Photographer Rant- My Thoughts on Pricing and TFP

Although I try my best to keep this blog light-hearted and positive, I feel that I need to address an issue that has been bothering me for some time.

I’ve noticed that many photos and articles have been circulating around the photography community on Facebook regarding prices and working for free. I’d like to give my own thoughts and opinions on the matter. PLEASE NOTE: These opinions are based solely on my own experiences with photography; I understand that everyone’s situations are different and there are no ‘set rules’ when it comes to photography.

I am not posting this to call anyone out or make anyone feel bad, it’s meant to bring awareness, from a photographers’ perspective.


I was recently speaking with a lady who, upon finding out I was a photographer, proceeded to complain about the ‘ridiculous’ prices of local wedding photographers. I was polite and bit my tongue at the time, but now I’m going to express my thoughts.

I’ve heard this complaint often since getting into this industry, and I feel that people don’t fully understand the investment of photography.

I’d like to state that pricing is a deeply personal thing, and it’s often a huge struggle for photographers to come up with a price list. I’ve found that with the majority of my paid jobs, I have lowballed myself, afraid of being gossiped about as one of those ‘ridiculously priced photographers’. What it often comes down to is: Confidence. Many photographers set low prices because they don’t feel they are good enough. I have struggled with this. I have thought, “I am not good enough to be charging this much…” and I have set a low price, ended up working a ridiculous amount and feeling like maybe, it wasn’t worth it.

If a photographer has a seemingly ‘high’ price list, it is probably because they are confident. They know they are good, and they know that they are worth it.

If you disagree with a photographers’ price list: Move on. There’s no need to insult someone’s prices… Everyone has their own reasons for what they charge. Many people have struggled to get to a point where they are comfortable with their price list, and many photographers still work for free or lowball themselves because they are still struggling with it.

I’m sure if you look around, you will be able to find someone within your budget. There is no shortage of photographers.

Or, if photography isn’t a priority to you- you don’t have to hire anyone. I’m sure your Uncle Joe probably has a great little Canon SLR and would be willing to take some snap shots of your wedding for you.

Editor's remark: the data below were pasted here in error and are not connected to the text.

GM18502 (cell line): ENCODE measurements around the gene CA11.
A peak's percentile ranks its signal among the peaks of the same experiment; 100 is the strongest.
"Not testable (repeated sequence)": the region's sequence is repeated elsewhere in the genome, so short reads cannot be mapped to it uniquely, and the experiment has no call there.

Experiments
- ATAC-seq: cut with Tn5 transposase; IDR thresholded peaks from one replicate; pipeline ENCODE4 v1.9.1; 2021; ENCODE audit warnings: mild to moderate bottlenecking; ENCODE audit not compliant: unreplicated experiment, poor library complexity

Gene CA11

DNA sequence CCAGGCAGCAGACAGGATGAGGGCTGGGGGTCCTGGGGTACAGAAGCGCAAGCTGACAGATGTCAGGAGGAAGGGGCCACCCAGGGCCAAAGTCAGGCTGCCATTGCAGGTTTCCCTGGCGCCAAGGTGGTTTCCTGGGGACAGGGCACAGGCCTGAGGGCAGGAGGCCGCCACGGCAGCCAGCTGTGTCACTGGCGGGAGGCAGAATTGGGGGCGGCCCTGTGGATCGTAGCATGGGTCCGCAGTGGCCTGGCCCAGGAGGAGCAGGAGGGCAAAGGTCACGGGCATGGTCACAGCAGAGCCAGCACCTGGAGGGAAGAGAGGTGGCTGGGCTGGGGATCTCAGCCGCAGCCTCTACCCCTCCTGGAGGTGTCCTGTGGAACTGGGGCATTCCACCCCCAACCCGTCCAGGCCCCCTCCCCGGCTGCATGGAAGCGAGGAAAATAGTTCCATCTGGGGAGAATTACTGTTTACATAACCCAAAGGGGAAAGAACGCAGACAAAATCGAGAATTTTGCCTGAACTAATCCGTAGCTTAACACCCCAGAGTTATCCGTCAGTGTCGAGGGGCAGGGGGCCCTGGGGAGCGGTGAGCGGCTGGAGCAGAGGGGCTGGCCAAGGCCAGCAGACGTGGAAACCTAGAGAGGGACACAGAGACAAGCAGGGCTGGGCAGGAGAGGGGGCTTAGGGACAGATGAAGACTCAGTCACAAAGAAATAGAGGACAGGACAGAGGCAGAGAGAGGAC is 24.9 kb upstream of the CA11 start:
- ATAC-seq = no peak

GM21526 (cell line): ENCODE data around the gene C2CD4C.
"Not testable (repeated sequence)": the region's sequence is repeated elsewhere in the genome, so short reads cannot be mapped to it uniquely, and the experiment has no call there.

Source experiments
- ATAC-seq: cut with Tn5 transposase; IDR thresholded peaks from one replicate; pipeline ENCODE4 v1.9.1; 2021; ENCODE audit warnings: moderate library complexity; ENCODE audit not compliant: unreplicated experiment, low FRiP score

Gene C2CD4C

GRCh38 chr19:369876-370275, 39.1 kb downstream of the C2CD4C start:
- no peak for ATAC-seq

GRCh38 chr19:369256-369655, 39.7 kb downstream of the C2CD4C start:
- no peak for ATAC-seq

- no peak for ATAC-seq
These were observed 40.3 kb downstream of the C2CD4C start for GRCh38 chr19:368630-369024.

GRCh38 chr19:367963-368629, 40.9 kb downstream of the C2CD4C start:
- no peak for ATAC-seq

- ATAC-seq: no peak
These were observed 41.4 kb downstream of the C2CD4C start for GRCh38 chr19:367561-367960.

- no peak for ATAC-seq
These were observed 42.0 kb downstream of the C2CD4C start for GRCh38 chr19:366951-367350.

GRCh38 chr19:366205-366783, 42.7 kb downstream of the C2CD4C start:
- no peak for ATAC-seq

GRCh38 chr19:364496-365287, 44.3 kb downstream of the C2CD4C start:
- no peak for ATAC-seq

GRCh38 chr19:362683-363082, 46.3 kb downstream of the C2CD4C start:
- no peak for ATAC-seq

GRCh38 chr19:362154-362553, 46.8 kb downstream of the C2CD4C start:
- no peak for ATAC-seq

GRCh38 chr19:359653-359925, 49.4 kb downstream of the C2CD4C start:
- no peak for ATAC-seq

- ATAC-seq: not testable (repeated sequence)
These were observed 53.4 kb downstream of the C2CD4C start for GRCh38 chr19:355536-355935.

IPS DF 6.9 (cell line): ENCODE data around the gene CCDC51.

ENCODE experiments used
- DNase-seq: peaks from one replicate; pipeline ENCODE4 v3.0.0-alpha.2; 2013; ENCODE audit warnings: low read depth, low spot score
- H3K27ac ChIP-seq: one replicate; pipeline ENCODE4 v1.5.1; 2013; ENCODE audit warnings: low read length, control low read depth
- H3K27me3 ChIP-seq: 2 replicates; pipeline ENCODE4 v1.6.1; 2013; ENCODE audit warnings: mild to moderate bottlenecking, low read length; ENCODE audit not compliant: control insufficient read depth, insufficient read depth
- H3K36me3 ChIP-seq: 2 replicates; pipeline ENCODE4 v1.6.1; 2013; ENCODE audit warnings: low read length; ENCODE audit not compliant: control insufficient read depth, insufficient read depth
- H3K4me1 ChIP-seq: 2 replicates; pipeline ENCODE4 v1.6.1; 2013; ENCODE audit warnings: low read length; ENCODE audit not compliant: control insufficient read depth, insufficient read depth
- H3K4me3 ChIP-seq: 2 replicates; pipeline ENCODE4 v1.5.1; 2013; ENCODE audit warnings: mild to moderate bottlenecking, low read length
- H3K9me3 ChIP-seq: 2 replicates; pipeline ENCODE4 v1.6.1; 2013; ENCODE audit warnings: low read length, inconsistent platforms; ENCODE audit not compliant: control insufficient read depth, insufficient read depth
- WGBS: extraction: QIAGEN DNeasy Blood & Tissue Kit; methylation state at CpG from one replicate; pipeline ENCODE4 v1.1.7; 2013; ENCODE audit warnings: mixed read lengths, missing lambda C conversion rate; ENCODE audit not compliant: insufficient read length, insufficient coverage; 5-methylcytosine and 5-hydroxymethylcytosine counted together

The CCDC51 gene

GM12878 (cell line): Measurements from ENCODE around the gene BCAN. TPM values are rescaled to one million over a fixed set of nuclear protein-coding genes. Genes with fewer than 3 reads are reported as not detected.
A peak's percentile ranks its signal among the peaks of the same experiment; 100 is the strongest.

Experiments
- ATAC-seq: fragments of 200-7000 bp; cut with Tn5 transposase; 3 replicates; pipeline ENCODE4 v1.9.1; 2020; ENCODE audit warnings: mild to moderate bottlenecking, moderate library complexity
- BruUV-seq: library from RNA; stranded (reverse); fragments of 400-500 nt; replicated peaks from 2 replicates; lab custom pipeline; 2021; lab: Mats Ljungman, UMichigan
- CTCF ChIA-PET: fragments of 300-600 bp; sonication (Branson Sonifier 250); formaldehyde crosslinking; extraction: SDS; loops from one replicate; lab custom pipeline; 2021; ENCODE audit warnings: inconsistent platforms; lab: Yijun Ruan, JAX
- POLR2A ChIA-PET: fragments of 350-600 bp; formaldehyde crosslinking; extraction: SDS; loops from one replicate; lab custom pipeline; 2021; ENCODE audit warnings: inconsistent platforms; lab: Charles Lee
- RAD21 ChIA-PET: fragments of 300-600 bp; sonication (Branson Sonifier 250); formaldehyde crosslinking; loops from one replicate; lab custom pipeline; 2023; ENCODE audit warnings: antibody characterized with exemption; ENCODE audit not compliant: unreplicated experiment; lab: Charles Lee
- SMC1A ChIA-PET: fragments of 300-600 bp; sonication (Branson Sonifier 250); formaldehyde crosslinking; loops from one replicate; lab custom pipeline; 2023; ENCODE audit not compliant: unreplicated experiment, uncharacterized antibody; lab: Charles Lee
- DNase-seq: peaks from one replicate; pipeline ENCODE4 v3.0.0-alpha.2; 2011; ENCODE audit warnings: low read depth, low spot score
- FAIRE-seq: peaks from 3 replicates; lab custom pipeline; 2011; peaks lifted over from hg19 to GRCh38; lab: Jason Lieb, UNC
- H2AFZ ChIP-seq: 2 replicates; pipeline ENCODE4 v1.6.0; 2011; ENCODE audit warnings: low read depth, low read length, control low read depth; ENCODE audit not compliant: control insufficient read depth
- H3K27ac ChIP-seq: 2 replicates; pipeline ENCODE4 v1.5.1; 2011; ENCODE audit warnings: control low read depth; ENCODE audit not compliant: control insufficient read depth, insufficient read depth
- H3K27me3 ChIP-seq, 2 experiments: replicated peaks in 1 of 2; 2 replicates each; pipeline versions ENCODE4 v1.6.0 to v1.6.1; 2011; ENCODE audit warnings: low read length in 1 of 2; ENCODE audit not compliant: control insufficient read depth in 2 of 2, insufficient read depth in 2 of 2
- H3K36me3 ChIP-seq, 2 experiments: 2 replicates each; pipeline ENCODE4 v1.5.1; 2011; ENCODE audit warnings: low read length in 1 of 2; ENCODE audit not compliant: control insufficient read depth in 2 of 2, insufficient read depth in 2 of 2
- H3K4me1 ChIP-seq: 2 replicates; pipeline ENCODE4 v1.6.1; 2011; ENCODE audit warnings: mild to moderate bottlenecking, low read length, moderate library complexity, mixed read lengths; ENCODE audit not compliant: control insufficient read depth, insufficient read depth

I’d like to share another of my recent experiences. I had someone ask me for a wedding price and I told them $1500, which I honestly feel is on the lower end. The response was that they were going to ‘use the money to buy a nice camera and take their own photos.’

Again- I had to bite my tongue (maybe a little harder this time.)

My actual thoughts: I am not a camera. A camera can’t do what I do.


I am an educated, experienced professional. I have invested $20,000 into my education and my gear.

I spent a year studying photography, have obtained my professional photography diploma, and have since spent time on many, many shoots, gathering experience.

When you hire a photographer, you’re not just hiring a ‘nice camera’. If this is the way you think, then you are hiring someone for the wrong reasons.


Each of us have our own style of shooting and/or editing that makes us unique.

I implore you- hire someone not because of their prices, but because you love their style. I understand that budget can be an issue, but please ask yourself beforehand: Do you love the photographer’s portfolio? Will you be disappointed if you hire a ‘cheaper’ photographer whose work you may not like as much?

Of course, the importance you put on the photography is completely up to you and is a personal decision. Decide what these photos will mean to you.
Yes, it is an investment, but it’s a worthwhile one if it results in photographs that you absolutely adore.

Choose a photographer whose style you love, and you won’t be disappointed.


A lot of work goes into shoots. Depending on the type of shoot, there are many factors which take up time: e-mailing/phone calls, meeting with the client, planning location, organizing wardrobe, organizing hair and make-up, the actual shooting, and editing (this is a big one.)

For most shoots, I spend at least 30 minutes editing each of my photos, which can quickly add up. I don’t think that people fully understand the importance that editing can play. Yes, the photos look nice when you see them on the back of the camera. However, once they are blown up on a computer, there are many minute details that can be very time consuming to fix (fly-aways, anyone?)

I also like to preplan locations, and spend a lot of time driving around and taking test shots before an actual shoot.

MY PAST STRUGGLES WITH TFP (trade for print):

Basically, I often end up feeling used.

To be perfectly honest, I have a hard time saying no. I say yes to nearly every model who contacts me (and am interested in the shoot at first)… However, I quickly realize that I don’t want to invest the time or energy into the shoots unless I am genuinely excited and inspired by the concept or the model’s look.) This means I don’t actually get around to planning the shoot, it falls apart, and I look completely unprofessional. I absolutely hate doing this to people.

Also: I find that TFP aren’t always rewarding: I often feel under appreciated. I find that models sometimes won’t thank me for the photos I’ve given, and will ask for more. This frustrates me because: I spent hours on the photos I gave you. When models want more, I often feel like the ones I’ve given aren’t good enough. This, in turn, makes me wonder if the model actually likes my work or was just looking for some free photos. (This doesn’t always happen- I have worked with many appreciative models and MUAs who are perfectly happy with whatever I give them.)

Often, when people are paying for something, they value it much more.


I do not blame anyone for asking for TFP; I completely understand why people do it. Don’t be afraid to ask me, if I’m inspired by your look, I will definitely say yes.

Things to keep in mind before asking for a TFP shoot:

1.) I reserve the right to say no. At this point, I am really only looking to do shoots that will elevate my portfolio. If it’s already in my portfolio, I probably won’t do it. My next step would be working towards getting published, so I’m most interested in creative, editorial shoots.